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Atten Defic Hyperact Disord. 2013 Sep;5(3):313-20. doi: 10.1007/s12402-013-0108-8. Epub 2013 Apr 13.

No cross-sectional and longitudinal association of ferritin and symptoms of attention-deficit-/hyperactivity disorder in a large population-based sample of children: results from the GINIplus and LISAplus studies.

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1
Department of Child and Adolescent Psychiatry, Psychosomatics and Psychotherapy, University Clinic of Munich, Nußbaumstr. 5 a, 80336 Munich, Germany.

Abstract

Attention-deficit/hyperactivity disorder (ADHD) has been associated with alterations in iron metabolism, and low ferritin concentrations in peripheral blood have inconsistently been reported in clinically referred samples of children with ADHD. This study examined whether higher peripheral concentrations of ferritin, the major iron storage protein, are associated with decreased symptoms of ADHD in 2,805 children aged 10 years participating in two large population-based birth cohorts (GINIplus and LISAplus). Whether high ferritin concentrations at age 4 months predict lower ADHD symptoms at age 10 years was also investigated using a longitudinal approach in a subsample of 193 children. No indications for an association between peripheral ferritin concentrations and ADHD symptoms were found in this large population-based study. Re-evaluating iron substitution as a therapeutic measure for ADHD may be warranted.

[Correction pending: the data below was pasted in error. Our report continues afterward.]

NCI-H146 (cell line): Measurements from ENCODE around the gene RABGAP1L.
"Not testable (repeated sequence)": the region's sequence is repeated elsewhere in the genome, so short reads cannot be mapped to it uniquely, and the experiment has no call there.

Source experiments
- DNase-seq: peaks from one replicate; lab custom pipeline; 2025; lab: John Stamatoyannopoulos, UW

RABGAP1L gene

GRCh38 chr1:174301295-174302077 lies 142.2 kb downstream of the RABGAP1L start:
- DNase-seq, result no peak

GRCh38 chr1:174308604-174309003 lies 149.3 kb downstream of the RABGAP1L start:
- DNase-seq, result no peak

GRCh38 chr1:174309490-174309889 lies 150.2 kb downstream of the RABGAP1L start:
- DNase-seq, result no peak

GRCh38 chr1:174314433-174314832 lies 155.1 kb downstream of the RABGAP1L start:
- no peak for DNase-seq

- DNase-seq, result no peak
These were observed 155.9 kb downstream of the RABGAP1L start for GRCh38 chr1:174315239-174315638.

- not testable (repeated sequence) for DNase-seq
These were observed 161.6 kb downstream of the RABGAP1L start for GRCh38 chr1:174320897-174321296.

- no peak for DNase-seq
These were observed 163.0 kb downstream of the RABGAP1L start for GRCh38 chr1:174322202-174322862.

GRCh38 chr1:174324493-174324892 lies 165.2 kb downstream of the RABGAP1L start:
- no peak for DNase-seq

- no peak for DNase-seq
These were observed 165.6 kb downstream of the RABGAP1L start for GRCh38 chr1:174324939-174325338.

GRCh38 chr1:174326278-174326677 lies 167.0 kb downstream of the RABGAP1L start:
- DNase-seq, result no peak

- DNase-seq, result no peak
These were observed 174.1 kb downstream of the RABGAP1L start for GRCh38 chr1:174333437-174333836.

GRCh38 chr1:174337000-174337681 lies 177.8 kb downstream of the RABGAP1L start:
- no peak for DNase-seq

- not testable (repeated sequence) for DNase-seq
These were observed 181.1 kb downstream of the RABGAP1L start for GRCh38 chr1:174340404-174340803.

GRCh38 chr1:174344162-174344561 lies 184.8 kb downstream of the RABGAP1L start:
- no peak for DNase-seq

PMID:
23579923
DOI:
10.1007/s12402-013-0108-8
[Indexed for MEDLINE]
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